The displacement data from each pushing location is combined to form a single image. In order to achieve a uniform image, normalization may be useful. There are three features may benefit from normalization: 1) attenuation, 2) pushing function shape and non-uniformity, and 3) time of acquisition of tracking lines. Each of these features may be normalized out of the image, such that a Remote Palpation image of a homogeneous region of tissue will appear uniform.

While the method has been described in reference to lesion identification and characterization, it will also find use in any area where information about the varying mechanical properties of tissue or any other material subject to ultrasonography would be useful. Some examples include: 1) the characterization of arterial stiffness, which can be indicative of the degree of atherosclerotic disease, 2) the assessment of muscle tone, which is of importance in determining the course of treatment for female pelvic floor complications, and 3) assessing the stiffness of kidneys, which can be indicative of the viability of kidney transplants.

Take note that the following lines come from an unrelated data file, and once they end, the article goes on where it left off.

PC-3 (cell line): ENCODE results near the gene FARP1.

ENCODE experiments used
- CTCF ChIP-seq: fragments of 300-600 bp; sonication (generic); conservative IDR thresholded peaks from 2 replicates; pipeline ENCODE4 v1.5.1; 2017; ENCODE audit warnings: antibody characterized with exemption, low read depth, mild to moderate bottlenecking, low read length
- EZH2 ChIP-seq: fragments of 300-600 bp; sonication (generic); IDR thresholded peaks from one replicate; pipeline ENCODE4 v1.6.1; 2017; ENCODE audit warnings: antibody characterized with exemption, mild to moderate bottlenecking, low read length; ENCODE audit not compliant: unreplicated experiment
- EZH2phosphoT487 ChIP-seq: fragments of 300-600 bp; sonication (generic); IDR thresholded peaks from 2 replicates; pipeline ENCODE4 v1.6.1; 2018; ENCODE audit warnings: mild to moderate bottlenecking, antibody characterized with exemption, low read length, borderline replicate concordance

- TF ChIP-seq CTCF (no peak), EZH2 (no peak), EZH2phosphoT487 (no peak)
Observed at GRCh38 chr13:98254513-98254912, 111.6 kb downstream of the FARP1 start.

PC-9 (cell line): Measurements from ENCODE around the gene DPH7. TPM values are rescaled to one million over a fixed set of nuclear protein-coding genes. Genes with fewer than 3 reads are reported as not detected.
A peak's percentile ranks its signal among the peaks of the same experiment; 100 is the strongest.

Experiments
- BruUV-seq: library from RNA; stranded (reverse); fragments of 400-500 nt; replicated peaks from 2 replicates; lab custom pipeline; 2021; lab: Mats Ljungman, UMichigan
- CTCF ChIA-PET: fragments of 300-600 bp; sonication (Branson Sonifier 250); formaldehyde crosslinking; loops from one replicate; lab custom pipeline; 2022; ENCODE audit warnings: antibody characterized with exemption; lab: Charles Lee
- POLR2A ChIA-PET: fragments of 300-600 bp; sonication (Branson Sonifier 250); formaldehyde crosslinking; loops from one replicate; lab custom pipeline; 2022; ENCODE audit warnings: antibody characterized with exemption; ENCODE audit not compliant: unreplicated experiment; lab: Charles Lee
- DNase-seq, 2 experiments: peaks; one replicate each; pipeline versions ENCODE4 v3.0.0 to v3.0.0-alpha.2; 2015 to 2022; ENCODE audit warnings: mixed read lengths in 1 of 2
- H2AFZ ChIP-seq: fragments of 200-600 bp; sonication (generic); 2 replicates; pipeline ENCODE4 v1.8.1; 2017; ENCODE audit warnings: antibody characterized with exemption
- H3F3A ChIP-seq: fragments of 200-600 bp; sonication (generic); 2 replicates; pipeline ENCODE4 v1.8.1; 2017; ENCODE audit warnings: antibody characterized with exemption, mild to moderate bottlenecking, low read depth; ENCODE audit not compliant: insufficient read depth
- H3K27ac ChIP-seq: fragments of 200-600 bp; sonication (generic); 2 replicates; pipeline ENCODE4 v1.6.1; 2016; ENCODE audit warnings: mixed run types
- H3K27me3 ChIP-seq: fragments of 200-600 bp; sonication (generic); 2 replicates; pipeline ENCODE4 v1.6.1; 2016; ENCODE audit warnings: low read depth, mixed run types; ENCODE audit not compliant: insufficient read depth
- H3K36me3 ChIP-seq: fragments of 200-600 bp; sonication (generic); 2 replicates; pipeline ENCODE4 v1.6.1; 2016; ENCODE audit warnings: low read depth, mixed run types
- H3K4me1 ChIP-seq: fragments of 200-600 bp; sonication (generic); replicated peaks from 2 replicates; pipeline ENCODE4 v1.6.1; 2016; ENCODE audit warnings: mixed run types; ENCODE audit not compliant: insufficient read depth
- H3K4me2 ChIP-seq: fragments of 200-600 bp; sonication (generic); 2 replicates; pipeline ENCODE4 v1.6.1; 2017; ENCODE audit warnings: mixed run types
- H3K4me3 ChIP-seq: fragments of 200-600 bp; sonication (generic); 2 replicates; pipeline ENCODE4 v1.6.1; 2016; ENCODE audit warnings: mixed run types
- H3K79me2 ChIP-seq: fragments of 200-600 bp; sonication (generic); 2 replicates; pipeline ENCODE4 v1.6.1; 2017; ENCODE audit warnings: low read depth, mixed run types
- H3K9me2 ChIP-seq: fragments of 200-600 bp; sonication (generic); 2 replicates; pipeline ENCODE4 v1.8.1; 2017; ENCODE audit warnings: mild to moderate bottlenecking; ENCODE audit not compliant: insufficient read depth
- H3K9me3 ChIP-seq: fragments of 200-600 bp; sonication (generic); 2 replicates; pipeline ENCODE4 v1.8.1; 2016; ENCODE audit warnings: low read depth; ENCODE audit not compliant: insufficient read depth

The foregoing is illustrative of the present invention, and is not to be construed as limiting thereof. The invention is described by the following claims, with equivalents of the claims to be included therein.

Patent Citations
Cited PatentFiling datePublication dateApplicantTitle
US4913157 *Jun 3, 1986Apr 3, 1990Analog Devices, Inc.Ultrasound method and apparatus for evaluating, in vivo, bone conditions
US5099848Nov 2, 1990Mar 31, 1992University Of RochesterMethod and apparatus for breast imaging and tumor detection using modal vibration analysis
US5107837Jun 8, 1990Apr 28, 1992Board Of Regents, University Of TexasMethod and apparatus for measurement and imaging of tissue compressibility or compliance